Shareholder Activism Jumps in First Half of Year

Stay current on changes and developments in corporate law with a wide variety of resources and tools.

By Yin Wilczek

July 14 — Shareholder activists targeted 216 U.S. companies in the first half of the year, a new report finds.

In addition, they targeted 84 companies in other countries, including Europe (31 companies), Canada (21 companies) and Asia (10 companies).

The total number of companies worldwide that faced activist demands—300—represents a 23 percent increase compared to the first half of 2014, according to Activist Insight and Olshan Frome Wolosky LLP's “Half-Year Review 2015.”

The July 14 report also predicted that by year's end, activists likely would have made demands at 500 issuers based on average projection rates from 2010 to 2014.

‘New Normal.'

“By all accounts, 2015 is the year shareholder activism has cemented itself as the ‘new normal' in corporate America,” Olshan Frome Wolosky partners Steve Wolosky and Andrew Freedman wrote in the report's foreword.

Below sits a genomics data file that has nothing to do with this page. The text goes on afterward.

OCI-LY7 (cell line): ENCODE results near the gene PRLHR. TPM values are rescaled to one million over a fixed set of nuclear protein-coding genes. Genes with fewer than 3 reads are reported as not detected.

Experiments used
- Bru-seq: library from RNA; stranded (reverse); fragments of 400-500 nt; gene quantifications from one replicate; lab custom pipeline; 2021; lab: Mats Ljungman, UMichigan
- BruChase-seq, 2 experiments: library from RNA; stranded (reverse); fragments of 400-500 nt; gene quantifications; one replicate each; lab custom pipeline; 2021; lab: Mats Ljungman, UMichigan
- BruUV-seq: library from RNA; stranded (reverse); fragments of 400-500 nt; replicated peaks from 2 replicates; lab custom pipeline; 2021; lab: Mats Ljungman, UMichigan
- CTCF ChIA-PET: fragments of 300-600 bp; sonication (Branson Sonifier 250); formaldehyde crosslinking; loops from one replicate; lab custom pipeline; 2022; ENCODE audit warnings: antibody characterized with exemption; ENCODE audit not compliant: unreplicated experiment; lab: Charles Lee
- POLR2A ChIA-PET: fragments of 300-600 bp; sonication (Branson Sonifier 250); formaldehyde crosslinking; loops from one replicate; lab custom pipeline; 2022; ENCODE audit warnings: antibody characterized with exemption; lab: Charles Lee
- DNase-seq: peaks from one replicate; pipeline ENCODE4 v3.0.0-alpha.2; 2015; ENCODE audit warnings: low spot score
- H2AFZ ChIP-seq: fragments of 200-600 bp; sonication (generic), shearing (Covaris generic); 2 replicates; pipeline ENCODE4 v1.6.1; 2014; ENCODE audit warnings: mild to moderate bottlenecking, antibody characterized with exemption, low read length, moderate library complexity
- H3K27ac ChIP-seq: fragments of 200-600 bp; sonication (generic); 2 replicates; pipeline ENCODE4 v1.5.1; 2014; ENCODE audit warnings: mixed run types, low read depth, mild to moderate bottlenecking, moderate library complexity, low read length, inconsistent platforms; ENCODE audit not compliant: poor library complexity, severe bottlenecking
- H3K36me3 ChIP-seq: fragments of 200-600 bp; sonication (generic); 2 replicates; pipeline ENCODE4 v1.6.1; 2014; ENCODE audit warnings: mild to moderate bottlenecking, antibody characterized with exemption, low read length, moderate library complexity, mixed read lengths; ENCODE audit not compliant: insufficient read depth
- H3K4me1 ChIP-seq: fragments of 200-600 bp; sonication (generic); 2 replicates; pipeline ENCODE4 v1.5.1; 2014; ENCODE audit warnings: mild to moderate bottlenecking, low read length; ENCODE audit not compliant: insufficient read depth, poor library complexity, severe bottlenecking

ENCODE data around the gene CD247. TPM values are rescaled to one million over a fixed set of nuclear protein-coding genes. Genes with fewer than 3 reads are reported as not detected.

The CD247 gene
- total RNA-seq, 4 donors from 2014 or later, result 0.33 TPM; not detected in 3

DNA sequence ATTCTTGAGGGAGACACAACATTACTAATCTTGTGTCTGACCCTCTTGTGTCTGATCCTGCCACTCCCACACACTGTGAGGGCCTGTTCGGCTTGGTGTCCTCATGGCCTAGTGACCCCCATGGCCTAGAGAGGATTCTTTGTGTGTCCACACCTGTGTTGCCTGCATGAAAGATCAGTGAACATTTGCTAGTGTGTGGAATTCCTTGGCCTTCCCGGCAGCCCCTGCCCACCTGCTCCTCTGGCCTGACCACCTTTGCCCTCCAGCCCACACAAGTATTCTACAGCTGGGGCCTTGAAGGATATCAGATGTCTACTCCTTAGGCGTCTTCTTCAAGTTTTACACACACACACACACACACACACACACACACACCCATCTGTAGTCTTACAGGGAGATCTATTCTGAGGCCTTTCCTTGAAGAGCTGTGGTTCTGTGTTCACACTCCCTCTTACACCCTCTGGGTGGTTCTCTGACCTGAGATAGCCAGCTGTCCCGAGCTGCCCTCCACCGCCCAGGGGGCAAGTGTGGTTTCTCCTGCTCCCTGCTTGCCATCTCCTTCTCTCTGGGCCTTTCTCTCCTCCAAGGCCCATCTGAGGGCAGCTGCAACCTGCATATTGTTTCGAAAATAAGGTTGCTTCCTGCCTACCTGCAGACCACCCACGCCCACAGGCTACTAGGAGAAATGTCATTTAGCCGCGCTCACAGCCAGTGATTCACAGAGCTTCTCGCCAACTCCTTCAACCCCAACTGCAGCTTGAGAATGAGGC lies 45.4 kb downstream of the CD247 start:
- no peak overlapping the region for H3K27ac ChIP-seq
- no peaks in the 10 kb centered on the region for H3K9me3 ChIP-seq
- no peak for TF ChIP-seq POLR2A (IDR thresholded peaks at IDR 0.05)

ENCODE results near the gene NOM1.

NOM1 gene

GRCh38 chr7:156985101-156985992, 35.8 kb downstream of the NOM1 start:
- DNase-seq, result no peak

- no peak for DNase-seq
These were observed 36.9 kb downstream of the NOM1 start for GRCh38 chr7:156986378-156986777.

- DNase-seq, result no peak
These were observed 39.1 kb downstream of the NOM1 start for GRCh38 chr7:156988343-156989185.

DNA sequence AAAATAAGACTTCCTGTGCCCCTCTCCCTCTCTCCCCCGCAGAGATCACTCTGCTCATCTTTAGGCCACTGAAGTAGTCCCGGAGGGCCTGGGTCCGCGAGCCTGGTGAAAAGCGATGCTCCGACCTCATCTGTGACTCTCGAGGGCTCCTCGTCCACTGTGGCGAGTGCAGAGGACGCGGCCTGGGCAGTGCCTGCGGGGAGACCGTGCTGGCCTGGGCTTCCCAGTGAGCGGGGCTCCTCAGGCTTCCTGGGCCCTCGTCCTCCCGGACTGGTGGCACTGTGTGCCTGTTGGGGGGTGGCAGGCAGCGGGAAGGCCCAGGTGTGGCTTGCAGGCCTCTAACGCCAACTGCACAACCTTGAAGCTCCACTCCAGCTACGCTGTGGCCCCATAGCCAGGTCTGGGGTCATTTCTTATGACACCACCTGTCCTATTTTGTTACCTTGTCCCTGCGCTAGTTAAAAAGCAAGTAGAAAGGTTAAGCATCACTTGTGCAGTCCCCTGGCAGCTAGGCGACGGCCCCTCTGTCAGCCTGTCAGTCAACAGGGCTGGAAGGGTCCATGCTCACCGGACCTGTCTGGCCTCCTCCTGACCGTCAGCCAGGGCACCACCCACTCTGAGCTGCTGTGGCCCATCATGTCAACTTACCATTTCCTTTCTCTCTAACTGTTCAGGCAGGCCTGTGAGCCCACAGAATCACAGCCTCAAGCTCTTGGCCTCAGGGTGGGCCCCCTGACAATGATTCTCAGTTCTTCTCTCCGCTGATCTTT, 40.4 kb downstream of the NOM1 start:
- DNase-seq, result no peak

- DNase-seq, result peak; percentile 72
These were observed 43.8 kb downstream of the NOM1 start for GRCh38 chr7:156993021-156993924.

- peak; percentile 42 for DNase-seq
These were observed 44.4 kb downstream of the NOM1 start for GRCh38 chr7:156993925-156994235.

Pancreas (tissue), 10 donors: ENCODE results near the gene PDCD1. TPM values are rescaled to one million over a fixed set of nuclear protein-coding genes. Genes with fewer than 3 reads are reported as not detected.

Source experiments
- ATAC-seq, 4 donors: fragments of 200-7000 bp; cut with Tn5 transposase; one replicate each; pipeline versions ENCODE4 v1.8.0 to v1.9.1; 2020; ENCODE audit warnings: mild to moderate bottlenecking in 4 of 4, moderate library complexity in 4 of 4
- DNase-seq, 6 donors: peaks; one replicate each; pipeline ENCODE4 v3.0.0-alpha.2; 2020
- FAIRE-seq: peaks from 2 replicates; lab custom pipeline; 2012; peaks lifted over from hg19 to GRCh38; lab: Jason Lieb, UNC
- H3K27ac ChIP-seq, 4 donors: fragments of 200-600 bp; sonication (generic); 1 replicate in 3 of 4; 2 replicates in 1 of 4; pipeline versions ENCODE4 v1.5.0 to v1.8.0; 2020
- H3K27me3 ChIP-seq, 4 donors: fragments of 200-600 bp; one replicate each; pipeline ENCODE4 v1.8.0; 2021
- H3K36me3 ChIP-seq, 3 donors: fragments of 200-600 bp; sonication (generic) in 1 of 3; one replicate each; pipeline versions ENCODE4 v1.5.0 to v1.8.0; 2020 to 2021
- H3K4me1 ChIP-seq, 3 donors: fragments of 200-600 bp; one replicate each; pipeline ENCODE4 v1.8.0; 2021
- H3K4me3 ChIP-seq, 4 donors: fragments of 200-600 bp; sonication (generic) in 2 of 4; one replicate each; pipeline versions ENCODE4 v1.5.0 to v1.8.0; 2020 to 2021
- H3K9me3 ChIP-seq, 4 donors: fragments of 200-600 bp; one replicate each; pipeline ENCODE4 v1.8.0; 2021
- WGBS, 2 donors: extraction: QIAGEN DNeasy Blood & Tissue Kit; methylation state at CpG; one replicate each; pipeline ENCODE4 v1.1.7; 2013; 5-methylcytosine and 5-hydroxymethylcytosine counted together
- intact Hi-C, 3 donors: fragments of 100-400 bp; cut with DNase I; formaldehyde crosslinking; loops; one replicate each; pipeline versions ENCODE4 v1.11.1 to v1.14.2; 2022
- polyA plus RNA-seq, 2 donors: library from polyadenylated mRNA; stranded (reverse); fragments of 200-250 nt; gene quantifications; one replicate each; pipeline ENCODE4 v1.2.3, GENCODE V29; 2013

According to the report, about two-thirds of activist demands, including shareholder proposals, were at least partially successful this year.

It also noted that the most widely-followed proxy contest in 2015 was veteran activist investor Nelson Peltz's campaign for a seat on DuPont Co.'s board and to split up the 212-year-old chemical company. The bid was rejected by shareholders in May.

Other high-profile fights this year include Carl Icahn's push for eBay Inc. to spin off its PayPal unit and Apple Inc.'s buying back of shares after pressure from Icahn and others.

Companies, meanwhile, are initiating defensive measures in the face of mounting activism. Earlier this month, the U.S. Chamber of Commerce announced that it is forming a coalition to fend off activist investors.

To contact the reporter on this story: Yin Wilczek in Washington at

To contact the editor responsible for this story: Ryan Tuck at

The report and a related release are available at

Request Corporate on Bloomberg Law